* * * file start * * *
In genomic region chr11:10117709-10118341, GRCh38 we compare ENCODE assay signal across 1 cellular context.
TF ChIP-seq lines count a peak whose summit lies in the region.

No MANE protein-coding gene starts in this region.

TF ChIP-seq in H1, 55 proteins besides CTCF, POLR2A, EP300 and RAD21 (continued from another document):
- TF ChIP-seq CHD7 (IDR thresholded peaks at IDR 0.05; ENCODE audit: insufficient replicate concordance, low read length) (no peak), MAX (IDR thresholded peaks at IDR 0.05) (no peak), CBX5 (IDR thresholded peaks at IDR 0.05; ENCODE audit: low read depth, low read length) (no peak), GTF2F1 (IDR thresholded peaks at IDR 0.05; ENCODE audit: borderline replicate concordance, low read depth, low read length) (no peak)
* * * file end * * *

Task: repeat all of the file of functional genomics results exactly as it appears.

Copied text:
In genomic region chr11:10117709-10118341, GRCh38 we compare ENCODE assay signal across 1 cellular context.
TF ChIP-seq lines count a peak whose summit lies in the region.

No MANE protein-coding gene starts in this region.

TF ChIP-seq in H1, 55 proteins besides CTCF, POLR2A, EP300 and RAD21 (continued from another document):
- TF ChIP-seq CHD7 (IDR thresholded peaks at IDR 0.05; ENCODE audit: insufficient replicate concordance, low read length) (no peak), MAX (IDR thresholded peaks at IDR 0.05) (no peak), CBX5 (IDR thresholded peaks at IDR 0.05; ENCODE audit: low read depth, low read length) (no peak), GTF2F1 (IDR thresholded peaks at IDR 0.05; ENCODE audit: borderline replicate concordance, low read depth, low read length) (no peak)